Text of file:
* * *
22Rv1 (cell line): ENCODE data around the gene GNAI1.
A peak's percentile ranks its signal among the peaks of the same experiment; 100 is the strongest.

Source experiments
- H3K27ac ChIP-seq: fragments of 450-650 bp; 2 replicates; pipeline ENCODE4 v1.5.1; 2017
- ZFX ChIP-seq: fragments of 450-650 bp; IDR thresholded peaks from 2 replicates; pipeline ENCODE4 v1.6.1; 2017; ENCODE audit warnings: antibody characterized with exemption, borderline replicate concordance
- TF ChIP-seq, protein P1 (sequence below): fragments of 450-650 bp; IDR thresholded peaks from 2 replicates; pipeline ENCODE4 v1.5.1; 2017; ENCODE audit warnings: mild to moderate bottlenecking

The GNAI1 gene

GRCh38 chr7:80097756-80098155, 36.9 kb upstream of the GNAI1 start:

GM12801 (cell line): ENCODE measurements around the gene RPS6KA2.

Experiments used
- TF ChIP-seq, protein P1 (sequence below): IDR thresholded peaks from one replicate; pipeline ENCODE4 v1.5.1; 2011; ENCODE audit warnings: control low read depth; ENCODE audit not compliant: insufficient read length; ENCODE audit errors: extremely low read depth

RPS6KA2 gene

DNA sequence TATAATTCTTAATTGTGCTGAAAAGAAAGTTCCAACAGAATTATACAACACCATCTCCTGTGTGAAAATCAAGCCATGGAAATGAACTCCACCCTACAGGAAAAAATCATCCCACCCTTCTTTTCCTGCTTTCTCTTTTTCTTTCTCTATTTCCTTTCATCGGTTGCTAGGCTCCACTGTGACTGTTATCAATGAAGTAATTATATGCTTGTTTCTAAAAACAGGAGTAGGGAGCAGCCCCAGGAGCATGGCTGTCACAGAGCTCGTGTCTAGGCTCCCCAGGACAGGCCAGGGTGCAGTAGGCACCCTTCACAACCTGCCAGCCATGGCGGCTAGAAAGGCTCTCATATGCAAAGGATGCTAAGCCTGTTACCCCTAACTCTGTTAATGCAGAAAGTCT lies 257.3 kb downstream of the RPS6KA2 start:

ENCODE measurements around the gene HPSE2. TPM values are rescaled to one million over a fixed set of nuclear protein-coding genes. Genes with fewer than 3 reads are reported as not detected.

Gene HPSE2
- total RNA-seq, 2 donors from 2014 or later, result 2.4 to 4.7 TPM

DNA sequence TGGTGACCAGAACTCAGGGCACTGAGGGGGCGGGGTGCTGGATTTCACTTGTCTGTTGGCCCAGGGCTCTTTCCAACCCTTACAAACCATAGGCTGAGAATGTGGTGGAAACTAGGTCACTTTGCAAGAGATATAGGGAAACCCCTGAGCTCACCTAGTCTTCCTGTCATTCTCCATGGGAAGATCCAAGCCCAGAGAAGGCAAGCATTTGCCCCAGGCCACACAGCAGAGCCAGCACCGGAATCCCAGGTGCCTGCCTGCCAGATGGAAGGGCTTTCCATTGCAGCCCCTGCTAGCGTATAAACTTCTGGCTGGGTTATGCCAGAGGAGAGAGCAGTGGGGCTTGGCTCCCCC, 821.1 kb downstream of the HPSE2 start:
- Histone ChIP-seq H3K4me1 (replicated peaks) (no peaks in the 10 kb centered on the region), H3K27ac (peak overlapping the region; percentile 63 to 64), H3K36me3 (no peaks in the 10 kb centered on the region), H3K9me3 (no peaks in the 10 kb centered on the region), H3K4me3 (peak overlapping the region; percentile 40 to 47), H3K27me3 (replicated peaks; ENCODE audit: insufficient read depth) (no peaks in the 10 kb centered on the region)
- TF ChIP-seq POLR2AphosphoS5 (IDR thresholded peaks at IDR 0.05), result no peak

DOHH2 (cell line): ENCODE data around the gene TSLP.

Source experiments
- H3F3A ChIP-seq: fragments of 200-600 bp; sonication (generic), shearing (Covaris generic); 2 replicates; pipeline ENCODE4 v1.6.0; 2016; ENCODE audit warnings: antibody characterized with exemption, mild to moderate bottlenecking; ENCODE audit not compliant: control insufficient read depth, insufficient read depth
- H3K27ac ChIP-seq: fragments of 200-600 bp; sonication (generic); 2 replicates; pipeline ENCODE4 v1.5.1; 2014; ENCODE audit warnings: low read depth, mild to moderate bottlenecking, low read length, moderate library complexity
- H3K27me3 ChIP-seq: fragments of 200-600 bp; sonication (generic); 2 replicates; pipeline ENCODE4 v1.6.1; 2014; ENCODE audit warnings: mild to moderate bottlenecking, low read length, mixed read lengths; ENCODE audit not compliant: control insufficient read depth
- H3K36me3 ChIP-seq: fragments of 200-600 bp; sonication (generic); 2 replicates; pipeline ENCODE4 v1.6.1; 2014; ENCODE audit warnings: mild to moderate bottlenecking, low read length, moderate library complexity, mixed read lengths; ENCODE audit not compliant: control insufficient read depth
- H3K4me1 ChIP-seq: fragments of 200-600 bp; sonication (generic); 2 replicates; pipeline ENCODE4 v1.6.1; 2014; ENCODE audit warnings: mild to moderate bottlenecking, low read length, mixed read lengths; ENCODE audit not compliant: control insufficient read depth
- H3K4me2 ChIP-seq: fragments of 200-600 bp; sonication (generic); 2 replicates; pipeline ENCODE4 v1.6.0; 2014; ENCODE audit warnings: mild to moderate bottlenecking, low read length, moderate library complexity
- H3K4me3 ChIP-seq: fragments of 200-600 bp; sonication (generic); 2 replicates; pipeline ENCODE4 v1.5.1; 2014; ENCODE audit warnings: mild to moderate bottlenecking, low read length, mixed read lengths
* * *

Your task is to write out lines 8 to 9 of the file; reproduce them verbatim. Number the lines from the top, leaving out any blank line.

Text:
GRCh38 chr7:80097756-80098155, 36.9 kb upstream of the GNAI1 start:

GM12801 (cell line): ENCODE measurements around the gene RPS6KA2.